Science | DOI: 10.1145/1538788.1538794
to fault Tolerance
Thanks to computer scientists like Barbara Liskov, researchers are making
major progress with cost-efficient fault tolerance for Web-based systems.
As More and more data moves
into the cloud, many developers find themselves
grappling with the prospect of system failure at
“ThE BYzAN TINE GENERALS PROBLEM” ACM TOPLAS VOL. 4, ISSUE 3 (JULY 1982) DOI: 10.1145/357172.357176
When distributed systems first
started appearing in the late 1970s and
early 1980s, they typically involved a
small, fixed number of servers running
in a carefully managed environment.
By contrast, today’s Web-based distributed systems often involve thousands
or hundreds of thousands of servers
coming on and offline at unpredictable intervals, hosting multiple stored
objects, services, and applications that
often cross organizational boundaries
over the Internet.
“In a cloud we have relatively few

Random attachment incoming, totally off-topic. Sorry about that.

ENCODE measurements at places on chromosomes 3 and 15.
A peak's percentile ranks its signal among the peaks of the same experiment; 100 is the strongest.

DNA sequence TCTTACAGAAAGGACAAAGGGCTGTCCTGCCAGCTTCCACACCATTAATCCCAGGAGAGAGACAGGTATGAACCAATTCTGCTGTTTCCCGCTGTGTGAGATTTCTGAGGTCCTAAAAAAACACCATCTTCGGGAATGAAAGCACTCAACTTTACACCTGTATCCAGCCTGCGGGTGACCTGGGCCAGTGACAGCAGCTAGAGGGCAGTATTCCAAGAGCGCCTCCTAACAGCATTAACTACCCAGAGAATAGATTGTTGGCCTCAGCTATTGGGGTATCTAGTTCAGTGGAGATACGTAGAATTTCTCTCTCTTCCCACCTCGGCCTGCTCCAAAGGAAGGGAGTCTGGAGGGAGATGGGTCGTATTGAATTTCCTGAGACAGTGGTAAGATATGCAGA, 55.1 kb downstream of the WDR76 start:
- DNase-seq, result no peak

sites that are loaded with a huge number of processors,” says Danny Dolev,
a computer science professor at The
Hebrew University of Jerusalem. “Fault
tolerance needs to provide survivability
and security within a cloud and across
In this deeply intertwined environment, software designers have to plan
for a bewildering array of potential
failure points. Building large-scale
fault-tolerant systems inevitably in-
The Byzantine Generals Problem.
Lieutenant 2 as the Traitor
Commander as the Traitor
in the Byzantine Generals Problem, as defined by Leslie Lamport, Robert shostak, and
Marshall Pease in their 1982 paper, a general must communicate his order to attack or retreat
to his lieutenants, but any number of participants, including the general, could be a traitor.
volves trade-offs in terms of cost, performance, and development time.
As Web systems grow, those trade-offs loom larger and larger. “
Fault-tolerant systems have always been difficult to build,” says University of North
Carolina at Chapel Hill computer science professor Mike Reiter. “Getting
a fault-tolerant system to perform as
well as a non-fault-tolerant one is a
Fortunately, the research community has been making major strides
in this area of late, thanks in part to
the contributions of ACM A.M. Turing
Award winner Barbara Liskov of Massachusetts Institute of Technology,
whose breakthrough work in applying
Byzantine fault tolerance (BFT) methods to the Internet has helped point
the way to cost-efficient fault tolerance
for Web-based systems.